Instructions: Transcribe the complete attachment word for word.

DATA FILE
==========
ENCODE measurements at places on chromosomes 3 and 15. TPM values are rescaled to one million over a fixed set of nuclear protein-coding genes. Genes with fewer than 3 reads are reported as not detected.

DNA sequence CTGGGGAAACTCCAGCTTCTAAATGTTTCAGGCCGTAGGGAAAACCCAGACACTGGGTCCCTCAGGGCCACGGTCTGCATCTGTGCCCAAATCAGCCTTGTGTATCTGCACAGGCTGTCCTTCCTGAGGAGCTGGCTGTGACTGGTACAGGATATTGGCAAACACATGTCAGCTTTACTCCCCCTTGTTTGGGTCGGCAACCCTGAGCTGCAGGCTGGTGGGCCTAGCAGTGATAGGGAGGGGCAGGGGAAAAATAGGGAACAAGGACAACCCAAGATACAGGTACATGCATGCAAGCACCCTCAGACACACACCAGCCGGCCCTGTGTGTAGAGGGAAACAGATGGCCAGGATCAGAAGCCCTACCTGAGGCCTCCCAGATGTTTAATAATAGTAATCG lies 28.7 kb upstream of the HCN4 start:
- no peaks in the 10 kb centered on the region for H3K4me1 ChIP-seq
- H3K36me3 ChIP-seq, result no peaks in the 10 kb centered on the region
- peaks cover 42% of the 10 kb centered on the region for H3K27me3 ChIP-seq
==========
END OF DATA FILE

ENCODE measurements at places on chromosomes 3 and 15. TPM values are rescaled to one million over a fixed set of nuclear protein-coding genes. Genes with fewer than 3 reads are reported as not detected.

DNA sequence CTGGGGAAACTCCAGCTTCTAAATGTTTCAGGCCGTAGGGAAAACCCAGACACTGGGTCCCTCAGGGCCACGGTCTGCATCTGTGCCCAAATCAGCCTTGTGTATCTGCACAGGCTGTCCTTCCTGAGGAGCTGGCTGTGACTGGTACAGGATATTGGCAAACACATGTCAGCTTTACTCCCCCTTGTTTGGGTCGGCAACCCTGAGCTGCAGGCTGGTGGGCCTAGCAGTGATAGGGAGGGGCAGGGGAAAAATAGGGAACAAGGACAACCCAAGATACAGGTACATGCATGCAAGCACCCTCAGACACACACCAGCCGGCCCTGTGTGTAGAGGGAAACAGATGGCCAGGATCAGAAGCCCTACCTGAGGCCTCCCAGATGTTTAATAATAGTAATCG lies 28.7 kb upstream of the HCN4 start:
- no peaks in the 10 kb centered on the region for H3K4me1 ChIP-seq
- H3K36me3 ChIP-seq, result no peaks in the 10 kb centered on the region
- peaks cover 42% of the 10 kb centered on the region for H3K27me3 ChIP-seq